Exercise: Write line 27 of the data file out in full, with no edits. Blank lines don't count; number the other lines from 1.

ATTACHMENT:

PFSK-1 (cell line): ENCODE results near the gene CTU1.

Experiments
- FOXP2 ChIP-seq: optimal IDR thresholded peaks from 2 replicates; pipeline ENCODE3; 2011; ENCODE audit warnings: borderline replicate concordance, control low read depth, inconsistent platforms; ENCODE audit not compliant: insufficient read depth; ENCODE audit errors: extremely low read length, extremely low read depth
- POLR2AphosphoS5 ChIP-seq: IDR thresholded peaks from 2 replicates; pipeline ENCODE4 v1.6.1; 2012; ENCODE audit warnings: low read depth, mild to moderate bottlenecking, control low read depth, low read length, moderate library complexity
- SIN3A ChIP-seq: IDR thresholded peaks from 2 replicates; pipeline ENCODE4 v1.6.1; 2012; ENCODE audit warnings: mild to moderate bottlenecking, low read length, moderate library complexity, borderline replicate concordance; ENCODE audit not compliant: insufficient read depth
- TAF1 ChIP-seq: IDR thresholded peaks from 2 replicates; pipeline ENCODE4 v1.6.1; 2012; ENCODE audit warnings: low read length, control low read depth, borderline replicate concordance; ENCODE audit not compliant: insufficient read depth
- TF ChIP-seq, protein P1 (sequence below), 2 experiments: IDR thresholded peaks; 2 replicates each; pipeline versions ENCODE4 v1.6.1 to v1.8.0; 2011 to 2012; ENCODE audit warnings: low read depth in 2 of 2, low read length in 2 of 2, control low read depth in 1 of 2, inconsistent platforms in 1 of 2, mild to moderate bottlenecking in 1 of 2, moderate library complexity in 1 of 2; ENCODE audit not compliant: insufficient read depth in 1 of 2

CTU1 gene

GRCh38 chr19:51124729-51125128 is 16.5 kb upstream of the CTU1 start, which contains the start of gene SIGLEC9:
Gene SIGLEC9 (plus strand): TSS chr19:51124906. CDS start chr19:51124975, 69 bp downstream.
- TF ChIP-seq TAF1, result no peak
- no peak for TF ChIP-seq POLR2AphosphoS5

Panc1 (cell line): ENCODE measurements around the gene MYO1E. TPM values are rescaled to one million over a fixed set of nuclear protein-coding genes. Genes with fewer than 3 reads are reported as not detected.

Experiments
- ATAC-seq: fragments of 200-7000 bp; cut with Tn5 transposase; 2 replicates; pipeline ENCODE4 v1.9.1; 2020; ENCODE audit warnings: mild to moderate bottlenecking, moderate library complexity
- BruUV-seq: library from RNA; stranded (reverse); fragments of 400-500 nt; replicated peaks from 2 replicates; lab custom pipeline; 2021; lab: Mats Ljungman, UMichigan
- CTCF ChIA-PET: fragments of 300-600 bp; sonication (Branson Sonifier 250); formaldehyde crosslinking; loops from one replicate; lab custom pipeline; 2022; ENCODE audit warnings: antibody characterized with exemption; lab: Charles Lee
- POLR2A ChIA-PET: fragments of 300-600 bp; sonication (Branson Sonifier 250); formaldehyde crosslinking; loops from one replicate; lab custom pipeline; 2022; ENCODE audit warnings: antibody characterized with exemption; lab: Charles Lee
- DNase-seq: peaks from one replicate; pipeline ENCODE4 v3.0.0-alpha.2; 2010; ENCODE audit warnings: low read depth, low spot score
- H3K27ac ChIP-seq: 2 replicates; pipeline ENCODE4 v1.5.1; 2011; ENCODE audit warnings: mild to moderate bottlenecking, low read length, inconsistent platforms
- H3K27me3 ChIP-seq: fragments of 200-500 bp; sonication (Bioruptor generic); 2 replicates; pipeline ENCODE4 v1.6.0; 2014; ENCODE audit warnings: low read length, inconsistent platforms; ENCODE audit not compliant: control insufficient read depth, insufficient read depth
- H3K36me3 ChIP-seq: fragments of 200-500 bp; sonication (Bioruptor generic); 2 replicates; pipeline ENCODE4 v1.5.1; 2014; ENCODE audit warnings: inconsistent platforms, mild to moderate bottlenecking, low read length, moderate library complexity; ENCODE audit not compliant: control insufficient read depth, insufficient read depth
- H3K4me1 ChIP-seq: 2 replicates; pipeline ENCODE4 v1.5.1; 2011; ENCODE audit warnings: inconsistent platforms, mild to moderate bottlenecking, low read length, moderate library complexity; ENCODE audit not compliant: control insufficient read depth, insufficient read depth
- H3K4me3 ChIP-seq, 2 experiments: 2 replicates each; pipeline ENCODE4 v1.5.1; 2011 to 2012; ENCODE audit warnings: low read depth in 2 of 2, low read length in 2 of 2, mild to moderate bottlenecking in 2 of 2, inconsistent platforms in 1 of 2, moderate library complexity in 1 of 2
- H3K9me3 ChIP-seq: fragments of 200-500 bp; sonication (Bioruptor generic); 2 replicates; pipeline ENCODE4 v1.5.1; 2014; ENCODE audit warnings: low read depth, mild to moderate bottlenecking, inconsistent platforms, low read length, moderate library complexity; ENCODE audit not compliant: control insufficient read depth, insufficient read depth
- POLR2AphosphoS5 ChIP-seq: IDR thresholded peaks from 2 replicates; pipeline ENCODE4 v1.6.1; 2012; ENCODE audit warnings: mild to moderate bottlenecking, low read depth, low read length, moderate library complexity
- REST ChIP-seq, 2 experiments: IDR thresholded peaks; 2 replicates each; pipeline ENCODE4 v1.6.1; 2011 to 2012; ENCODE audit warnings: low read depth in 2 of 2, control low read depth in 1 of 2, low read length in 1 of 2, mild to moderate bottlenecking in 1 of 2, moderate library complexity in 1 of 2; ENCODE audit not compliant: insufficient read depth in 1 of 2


- REST ChIP-seq, 2 experiments: IDR thresholded peaks; 2 replicates each; pipeline ENCODE4 v1.6.1; 2011 to 2012; ENCODE audit warnings: low read depth in 2 of 2, control low read depth in 1 of 2, low read length in 1 of 2, mild to moderate bottlenecking in 1 of 2, moderate library complexity in 1 of 2; ENCODE audit not compliant: insufficient read depth in 1 of 2